The people being interviewed today came from different backgrounds; I believe one was a former Pentecostal, the other a former Methodist. But though their traditions were different they both shared a common complaint about Christianity.Their main point of contention was that they didn't like the idea of people having to live in fear of God's anger. They were opposed to the idea of being having to live perfect lives to appease God. They thought it unrealistic to expect people to do enough good works to outweigh the bad and escape God's wrath. And it's fascinating to me that these things drove them away from the faith because I agree with them. I don't like the idea of people having to live in fear of God's anger. I too am opposed to the idea of having to live a perfect life to appease God. As one who frequently sins and misses the mark I find it unrealistic to expect people (and myself) to do enough good works to outweigh the bad.

But here's the thing--that's the whole point of the gospel. We can't appease God so Jesus has appeased Him on our behalf. He is our substitute, the Lamb who has taken away our sins; He is the propitiation for our sins; God has laid on Him the iniquity of us all.  See, because of Jesus I don't have to live in fear of God's anger--His anger was poured out on Jesus on the cross. I don't have to live a perfect life to appease God because Jesus, my substitute, has lived a perfect life in my place--and by repentance and faith, His perfect life, His righteousness is imputed to me; I'm robed in His righteousness and have a perfect standing with the Holy Judge of the Universe. I don't have to do enough good works to outweigh my bad because my righteousness is hidden in Christ; I don't have to worry about escaping the wrath of God because His wrath was poured out on Jesus--God's wrath was satisfied when Jesus drank the cup of sacrifice on my behalf.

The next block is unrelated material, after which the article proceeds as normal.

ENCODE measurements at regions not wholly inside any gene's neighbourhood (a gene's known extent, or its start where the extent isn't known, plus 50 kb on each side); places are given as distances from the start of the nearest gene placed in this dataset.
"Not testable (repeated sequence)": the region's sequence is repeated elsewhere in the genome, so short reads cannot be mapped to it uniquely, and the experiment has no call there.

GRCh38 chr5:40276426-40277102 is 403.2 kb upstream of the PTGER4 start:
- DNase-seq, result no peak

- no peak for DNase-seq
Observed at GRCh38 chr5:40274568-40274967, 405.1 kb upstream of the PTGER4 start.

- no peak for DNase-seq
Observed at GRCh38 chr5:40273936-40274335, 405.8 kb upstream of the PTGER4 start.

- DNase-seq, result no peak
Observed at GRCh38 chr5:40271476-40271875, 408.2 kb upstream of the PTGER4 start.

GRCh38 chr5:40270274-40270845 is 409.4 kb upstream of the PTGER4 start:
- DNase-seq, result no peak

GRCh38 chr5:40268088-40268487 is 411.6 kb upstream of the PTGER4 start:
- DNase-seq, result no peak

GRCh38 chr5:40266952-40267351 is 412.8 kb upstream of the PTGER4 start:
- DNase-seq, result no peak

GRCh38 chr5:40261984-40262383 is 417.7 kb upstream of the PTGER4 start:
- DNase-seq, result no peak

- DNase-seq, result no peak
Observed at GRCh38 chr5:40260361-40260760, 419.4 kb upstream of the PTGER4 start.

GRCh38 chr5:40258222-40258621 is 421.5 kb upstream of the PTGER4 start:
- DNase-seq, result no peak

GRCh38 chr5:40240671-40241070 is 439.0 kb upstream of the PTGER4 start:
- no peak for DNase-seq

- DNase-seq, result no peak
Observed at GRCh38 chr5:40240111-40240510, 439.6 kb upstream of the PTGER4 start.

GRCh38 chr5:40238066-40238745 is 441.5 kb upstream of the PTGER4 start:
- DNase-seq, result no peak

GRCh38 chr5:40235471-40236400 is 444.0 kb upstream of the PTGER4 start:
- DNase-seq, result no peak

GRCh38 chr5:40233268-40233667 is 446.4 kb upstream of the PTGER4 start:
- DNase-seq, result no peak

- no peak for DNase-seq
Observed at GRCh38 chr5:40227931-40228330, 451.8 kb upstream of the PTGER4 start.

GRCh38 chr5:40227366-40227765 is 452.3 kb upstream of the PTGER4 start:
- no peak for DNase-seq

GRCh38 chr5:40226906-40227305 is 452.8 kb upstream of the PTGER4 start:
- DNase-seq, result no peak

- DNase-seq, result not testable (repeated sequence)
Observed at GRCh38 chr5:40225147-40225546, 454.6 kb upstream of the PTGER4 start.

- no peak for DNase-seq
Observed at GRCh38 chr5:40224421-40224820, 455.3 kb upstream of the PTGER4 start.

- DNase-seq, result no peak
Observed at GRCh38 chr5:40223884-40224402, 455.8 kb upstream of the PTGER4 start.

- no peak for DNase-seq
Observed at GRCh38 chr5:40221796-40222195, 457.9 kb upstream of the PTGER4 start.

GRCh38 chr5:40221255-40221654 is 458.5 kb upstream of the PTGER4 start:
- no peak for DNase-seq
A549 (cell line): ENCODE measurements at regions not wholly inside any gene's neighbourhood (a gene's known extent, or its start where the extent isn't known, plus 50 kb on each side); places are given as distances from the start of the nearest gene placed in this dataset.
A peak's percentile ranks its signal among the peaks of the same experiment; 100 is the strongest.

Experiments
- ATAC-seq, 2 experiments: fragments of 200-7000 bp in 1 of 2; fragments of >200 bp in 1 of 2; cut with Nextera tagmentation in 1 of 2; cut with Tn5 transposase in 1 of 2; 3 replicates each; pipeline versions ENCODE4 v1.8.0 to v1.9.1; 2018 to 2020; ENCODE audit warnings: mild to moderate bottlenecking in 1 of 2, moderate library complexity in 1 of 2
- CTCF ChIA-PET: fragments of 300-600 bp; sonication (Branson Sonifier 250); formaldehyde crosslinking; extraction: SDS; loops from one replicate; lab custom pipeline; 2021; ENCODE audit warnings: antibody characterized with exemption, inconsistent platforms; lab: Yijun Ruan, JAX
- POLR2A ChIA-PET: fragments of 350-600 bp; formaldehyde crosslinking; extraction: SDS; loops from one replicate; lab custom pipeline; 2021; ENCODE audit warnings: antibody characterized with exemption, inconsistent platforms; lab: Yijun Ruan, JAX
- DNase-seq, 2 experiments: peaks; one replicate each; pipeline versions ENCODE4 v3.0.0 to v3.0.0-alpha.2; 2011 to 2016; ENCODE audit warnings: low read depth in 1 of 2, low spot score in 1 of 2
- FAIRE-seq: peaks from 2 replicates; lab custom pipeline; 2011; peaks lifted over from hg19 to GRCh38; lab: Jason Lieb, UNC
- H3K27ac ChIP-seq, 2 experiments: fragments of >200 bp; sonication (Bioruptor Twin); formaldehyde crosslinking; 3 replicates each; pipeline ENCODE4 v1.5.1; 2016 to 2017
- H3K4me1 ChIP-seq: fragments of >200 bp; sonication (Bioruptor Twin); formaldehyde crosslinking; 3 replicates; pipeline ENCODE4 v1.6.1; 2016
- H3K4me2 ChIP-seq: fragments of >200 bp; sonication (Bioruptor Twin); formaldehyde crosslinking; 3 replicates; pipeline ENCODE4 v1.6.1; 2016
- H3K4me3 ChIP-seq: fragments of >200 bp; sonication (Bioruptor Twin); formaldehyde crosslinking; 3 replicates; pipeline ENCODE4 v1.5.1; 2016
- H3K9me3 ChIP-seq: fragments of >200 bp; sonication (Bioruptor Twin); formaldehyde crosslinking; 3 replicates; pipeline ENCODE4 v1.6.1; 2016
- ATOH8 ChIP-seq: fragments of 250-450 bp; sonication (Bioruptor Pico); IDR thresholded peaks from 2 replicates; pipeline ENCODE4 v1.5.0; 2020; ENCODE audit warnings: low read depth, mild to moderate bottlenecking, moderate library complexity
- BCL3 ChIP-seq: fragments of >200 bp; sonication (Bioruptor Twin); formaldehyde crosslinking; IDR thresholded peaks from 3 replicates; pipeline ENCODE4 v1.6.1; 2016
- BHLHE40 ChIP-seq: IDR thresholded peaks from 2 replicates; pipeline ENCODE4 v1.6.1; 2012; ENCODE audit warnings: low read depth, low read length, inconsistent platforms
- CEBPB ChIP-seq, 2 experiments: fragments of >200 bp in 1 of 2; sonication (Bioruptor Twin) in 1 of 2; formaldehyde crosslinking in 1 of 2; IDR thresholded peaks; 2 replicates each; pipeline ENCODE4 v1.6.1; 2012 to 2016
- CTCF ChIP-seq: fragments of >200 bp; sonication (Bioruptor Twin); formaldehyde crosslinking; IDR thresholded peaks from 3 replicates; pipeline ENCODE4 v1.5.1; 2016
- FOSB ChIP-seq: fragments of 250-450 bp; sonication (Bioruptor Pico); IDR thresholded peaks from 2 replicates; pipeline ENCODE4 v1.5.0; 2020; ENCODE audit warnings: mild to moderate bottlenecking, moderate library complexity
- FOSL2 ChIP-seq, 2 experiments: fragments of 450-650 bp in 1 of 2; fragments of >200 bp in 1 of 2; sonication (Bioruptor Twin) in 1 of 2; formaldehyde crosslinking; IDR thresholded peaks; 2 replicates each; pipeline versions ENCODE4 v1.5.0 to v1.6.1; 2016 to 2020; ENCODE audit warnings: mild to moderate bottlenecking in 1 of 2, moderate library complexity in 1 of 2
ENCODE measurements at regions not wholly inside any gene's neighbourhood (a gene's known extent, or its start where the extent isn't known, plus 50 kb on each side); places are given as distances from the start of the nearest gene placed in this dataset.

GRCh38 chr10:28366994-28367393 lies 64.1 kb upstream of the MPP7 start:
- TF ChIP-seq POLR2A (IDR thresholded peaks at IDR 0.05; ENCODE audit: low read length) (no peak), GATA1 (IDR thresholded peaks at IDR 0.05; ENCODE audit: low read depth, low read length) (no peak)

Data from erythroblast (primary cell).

It was heartbreaking to me to hear these former ministers who had obviously missed the point of Christianity.  Our faith is not about doing good to please God, it's about resting in the good that Jesus has done on our behalf. And these guys missed it; they never really got the gospel. Years were spent in prayer and study and preaching and ministering to others--but they never got it.

And so the point of this post is twofold; first, it's a caution for me to continually guard my heart and always rest in the finished work of Jesus. We are naturally inclined to pharisaism. We are natural born legalists. We want to keep lists and check sheets and all these things that chip away at the gospel. We get so good at keeping our lists that we forget about the cross. We forget that Christ has done away with our lists and our works and our righteousness. None of those things earn us any favor from God--Christ has earned us favor with God. And we rest in Him and His finished work. The second thing to consider is this--have you gotten the gospel? I don't mean do you know the story, can you recite it to me, can you quote the scriptures, etc. I mean, is your hope built on nothing less than Jesus' blood and righteousness? Are you resting in what Jesus has done, or do you attempt to add to it with your own good works? May we continually guard our hearts against missing the point of the gospel and may we continually rest in the finished work of Jesus and glory in His righteousness rather than our own.